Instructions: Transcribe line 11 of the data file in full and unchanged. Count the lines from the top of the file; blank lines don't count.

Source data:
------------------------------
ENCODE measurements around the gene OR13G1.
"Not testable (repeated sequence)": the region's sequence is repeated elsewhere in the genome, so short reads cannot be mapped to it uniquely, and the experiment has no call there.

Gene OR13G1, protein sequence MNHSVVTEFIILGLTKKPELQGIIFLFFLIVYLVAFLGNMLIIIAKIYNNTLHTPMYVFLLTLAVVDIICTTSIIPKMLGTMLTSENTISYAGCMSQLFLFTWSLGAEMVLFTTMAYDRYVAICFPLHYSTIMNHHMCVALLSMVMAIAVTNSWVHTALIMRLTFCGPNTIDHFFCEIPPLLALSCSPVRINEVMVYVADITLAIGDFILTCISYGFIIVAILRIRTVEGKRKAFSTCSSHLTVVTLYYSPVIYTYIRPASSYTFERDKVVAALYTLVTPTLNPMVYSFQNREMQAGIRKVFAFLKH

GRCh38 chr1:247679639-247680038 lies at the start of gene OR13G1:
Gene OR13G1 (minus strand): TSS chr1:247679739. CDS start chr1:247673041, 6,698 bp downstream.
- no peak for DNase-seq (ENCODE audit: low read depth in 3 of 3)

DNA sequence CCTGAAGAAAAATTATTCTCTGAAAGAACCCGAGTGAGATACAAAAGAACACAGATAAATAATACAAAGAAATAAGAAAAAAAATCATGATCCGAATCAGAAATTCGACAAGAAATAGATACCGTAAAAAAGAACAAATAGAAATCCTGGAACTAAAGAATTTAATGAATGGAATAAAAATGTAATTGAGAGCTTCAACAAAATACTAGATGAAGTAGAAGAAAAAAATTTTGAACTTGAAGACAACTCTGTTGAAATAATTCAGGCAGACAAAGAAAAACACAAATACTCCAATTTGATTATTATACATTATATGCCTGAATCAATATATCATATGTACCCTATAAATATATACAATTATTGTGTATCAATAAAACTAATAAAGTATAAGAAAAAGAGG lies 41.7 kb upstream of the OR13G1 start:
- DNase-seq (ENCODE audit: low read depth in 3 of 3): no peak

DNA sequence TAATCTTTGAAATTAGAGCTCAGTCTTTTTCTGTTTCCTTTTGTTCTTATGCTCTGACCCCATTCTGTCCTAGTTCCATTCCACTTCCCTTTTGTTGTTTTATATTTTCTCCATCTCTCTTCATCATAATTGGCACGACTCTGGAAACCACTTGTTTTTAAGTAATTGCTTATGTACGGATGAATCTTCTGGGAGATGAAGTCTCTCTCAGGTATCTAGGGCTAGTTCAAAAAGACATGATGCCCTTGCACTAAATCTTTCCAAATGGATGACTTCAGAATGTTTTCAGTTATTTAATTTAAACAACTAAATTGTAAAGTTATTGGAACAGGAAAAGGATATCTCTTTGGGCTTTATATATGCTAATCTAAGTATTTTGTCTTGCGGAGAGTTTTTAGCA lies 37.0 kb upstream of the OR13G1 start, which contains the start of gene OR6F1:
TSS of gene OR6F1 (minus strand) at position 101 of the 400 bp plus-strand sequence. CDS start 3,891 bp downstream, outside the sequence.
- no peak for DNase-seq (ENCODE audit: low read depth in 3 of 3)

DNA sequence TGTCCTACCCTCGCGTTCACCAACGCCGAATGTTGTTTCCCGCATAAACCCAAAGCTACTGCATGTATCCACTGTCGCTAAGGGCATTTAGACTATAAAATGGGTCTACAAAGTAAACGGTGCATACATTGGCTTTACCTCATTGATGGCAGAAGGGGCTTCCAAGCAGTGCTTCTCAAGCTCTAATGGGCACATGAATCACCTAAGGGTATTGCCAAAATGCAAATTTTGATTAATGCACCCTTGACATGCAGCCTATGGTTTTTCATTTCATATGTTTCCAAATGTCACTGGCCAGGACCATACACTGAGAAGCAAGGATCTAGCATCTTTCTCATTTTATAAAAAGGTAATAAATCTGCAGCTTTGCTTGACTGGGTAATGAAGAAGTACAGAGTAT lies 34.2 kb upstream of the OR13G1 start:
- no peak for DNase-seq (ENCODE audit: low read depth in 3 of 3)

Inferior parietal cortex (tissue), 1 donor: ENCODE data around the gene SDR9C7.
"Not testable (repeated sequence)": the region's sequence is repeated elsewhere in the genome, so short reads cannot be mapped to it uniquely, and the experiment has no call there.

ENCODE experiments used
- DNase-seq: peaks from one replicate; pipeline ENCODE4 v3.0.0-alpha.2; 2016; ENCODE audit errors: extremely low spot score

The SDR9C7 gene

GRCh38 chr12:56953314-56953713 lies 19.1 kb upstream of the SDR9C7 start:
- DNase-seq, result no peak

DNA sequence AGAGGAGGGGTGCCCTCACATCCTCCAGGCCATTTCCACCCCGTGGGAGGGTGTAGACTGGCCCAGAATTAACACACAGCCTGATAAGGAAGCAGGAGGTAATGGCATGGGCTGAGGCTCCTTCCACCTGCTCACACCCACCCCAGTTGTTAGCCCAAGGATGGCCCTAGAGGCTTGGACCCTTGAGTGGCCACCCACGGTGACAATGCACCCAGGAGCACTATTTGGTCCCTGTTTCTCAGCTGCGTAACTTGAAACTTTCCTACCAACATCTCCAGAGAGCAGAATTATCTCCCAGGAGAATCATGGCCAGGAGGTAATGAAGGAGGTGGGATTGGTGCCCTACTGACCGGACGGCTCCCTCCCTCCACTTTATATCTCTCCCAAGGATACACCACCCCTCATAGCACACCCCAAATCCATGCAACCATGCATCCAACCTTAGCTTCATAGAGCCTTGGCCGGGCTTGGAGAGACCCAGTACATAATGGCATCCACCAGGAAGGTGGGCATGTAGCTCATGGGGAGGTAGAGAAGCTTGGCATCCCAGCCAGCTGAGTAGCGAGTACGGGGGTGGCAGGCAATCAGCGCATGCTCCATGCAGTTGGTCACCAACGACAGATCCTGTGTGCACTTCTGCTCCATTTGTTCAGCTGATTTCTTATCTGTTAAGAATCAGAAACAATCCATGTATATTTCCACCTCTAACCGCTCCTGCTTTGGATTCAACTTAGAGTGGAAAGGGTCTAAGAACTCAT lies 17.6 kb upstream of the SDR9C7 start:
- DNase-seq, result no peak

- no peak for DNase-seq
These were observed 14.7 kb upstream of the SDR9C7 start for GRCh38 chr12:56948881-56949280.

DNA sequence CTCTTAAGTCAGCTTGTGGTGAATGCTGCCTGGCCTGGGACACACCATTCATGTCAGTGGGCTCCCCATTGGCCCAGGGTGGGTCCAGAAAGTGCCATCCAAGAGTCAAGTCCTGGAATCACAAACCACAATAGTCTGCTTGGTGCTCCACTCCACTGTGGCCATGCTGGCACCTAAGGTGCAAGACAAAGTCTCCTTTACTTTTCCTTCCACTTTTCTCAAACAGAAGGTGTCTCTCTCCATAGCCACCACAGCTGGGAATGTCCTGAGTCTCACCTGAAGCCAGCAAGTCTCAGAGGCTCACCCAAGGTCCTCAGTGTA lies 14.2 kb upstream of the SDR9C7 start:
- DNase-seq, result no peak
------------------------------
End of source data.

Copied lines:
- no peak for DNase-seq (ENCODE audit: low read depth in 3 of 3)